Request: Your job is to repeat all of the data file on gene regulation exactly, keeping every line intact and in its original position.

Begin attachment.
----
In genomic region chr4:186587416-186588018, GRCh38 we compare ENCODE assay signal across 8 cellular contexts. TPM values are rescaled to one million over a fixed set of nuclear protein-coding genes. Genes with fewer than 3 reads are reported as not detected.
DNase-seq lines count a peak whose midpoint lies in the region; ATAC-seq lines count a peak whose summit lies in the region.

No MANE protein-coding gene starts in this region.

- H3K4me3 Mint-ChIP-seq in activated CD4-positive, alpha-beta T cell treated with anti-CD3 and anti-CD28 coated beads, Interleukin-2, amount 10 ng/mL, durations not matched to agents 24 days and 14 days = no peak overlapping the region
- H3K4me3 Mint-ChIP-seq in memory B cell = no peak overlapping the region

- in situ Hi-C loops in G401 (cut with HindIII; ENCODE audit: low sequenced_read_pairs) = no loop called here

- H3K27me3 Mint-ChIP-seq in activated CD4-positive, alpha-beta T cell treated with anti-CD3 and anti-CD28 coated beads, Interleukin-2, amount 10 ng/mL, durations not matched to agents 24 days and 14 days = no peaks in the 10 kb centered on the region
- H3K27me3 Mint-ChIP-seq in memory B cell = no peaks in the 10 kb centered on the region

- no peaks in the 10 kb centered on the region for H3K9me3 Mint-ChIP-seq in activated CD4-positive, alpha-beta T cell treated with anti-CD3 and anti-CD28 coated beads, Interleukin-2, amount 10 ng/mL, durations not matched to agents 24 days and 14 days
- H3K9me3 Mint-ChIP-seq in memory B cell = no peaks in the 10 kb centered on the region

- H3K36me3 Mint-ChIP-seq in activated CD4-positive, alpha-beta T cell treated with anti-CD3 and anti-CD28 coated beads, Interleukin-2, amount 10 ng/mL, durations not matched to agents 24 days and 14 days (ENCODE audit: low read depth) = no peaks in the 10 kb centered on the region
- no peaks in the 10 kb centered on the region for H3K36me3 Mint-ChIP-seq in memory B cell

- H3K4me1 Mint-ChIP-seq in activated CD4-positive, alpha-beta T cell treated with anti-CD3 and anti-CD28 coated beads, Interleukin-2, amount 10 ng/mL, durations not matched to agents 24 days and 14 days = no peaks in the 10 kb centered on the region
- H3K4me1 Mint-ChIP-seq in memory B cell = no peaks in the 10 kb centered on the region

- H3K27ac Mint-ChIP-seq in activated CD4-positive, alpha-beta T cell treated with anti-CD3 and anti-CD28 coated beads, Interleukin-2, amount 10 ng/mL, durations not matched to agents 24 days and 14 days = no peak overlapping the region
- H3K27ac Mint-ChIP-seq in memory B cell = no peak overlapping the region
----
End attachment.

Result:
In genomic region chr4:186587416-186588018, GRCh38 we compare ENCODE assay signal across 8 cellular contexts. TPM values are rescaled to one million over a fixed set of nuclear protein-coding genes. Genes with fewer than 3 reads are reported as not detected.
DNase-seq lines count a peak whose midpoint lies in the region; ATAC-seq lines count a peak whose summit lies in the region.

No MANE protein-coding gene starts in this region.

- H3K4me3 Mint-ChIP-seq in activated CD4-positive, alpha-beta T cell treated with anti-CD3 and anti-CD28 coated beads, Interleukin-2, amount 10 ng/mL, durations not matched to agents 24 days and 14 days = no peak overlapping the region
- H3K4me3 Mint-ChIP-seq in memory B cell = no peak overlapping the region

- in situ Hi-C loops in G401 (cut with HindIII; ENCODE audit: low sequenced_read_pairs) = no loop called here

- H3K27me3 Mint-ChIP-seq in activated CD4-positive, alpha-beta T cell treated with anti-CD3 and anti-CD28 coated beads, Interleukin-2, amount 10 ng/mL, durations not matched to agents 24 days and 14 days = no peaks in the 10 kb centered on the region
- H3K27me3 Mint-ChIP-seq in memory B cell = no peaks in the 10 kb centered on the region

- no peaks in the 10 kb centered on the region for H3K9me3 Mint-ChIP-seq in activated CD4-positive, alpha-beta T cell treated with anti-CD3 and anti-CD28 coated beads, Interleukin-2, amount 10 ng/mL, durations not matched to agents 24 days and 14 days
- H3K9me3 Mint-ChIP-seq in memory B cell = no peaks in the 10 kb centered on the region

- H3K36me3 Mint-ChIP-seq in activated CD4-positive, alpha-beta T cell treated with anti-CD3 and anti-CD28 coated beads, Interleukin-2, amount 10 ng/mL, durations not matched to agents 24 days and 14 days (ENCODE audit: low read depth) = no peaks in the 10 kb centered on the region
- no peaks in the 10 kb centered on the region for H3K36me3 Mint-ChIP-seq in memory B cell

- H3K4me1 Mint-ChIP-seq in activated CD4-positive, alpha-beta T cell treated with anti-CD3 and anti-CD28 coated beads, Interleukin-2, amount 10 ng/mL, durations not matched to agents 24 days and 14 days = no peaks in the 10 kb centered on the region
- H3K4me1 Mint-ChIP-seq in memory B cell = no peaks in the 10 kb centered on the region

- H3K27ac Mint-ChIP-seq in activated CD4-positive, alpha-beta T cell treated with anti-CD3 and anti-CD28 coated beads, Interleukin-2, amount 10 ng/mL, durations not matched to agents 24 days and 14 days = no peak overlapping the region
- H3K27ac Mint-ChIP-seq in memory B cell = no peak overlapping the region